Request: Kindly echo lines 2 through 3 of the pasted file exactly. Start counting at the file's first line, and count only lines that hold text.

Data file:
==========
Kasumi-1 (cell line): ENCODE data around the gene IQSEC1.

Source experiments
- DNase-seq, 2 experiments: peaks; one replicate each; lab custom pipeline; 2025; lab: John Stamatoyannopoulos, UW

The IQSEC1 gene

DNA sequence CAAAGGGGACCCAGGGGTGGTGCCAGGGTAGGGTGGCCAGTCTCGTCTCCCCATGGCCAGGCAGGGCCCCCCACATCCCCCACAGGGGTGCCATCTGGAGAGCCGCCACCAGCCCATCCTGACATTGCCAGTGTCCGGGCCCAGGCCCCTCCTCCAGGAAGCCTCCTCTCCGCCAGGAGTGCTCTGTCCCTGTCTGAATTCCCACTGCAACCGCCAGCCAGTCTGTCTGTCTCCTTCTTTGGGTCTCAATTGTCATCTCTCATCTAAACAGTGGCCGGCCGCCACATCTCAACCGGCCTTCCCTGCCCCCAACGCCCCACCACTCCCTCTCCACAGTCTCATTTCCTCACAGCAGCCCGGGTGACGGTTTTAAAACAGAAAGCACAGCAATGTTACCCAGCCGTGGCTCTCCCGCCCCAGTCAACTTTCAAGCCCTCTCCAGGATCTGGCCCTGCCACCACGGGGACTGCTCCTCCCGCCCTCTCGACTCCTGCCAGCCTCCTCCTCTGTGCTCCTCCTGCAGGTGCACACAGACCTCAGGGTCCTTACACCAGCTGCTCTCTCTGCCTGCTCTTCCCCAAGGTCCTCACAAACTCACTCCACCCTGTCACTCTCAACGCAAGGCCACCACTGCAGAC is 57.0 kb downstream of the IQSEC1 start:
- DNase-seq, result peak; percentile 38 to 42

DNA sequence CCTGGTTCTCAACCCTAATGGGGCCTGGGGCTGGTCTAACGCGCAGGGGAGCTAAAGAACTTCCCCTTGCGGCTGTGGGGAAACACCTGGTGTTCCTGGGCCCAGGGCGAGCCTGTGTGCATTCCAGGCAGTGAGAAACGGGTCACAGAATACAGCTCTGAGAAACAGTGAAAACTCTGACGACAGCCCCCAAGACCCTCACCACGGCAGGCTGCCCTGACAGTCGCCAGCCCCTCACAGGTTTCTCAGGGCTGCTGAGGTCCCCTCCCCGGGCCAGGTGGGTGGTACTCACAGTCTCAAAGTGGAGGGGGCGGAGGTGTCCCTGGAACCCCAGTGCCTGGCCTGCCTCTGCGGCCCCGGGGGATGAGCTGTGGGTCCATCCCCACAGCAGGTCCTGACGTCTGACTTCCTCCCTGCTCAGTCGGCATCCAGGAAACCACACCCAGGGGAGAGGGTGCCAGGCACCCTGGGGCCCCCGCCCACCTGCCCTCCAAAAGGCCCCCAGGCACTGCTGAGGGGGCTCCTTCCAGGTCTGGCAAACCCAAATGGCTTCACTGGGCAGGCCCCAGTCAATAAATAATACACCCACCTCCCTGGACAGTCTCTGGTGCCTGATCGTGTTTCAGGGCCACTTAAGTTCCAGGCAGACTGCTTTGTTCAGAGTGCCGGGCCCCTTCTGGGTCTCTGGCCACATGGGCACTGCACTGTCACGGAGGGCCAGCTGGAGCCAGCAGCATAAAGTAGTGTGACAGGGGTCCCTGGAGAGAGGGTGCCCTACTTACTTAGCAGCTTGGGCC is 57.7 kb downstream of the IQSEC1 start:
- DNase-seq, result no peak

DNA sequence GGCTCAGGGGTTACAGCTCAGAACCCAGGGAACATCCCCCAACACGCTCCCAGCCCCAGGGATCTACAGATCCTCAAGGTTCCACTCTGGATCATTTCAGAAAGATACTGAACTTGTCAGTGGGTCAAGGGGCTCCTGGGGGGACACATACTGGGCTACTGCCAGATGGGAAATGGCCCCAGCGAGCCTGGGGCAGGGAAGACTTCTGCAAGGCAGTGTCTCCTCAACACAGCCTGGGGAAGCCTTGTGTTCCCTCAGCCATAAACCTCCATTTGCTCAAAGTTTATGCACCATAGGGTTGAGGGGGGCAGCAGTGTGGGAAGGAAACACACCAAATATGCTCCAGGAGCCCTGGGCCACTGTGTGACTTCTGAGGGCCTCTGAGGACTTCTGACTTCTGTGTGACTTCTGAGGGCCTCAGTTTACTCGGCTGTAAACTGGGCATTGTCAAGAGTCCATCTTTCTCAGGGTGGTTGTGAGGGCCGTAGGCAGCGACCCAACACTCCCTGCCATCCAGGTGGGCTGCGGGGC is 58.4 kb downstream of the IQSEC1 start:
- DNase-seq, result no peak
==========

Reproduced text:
Source experiments
- DNase-seq, 2 experiments: peaks; one replicate each; lab custom pipeline; 2025; lab: John Stamatoyannopoulos, UW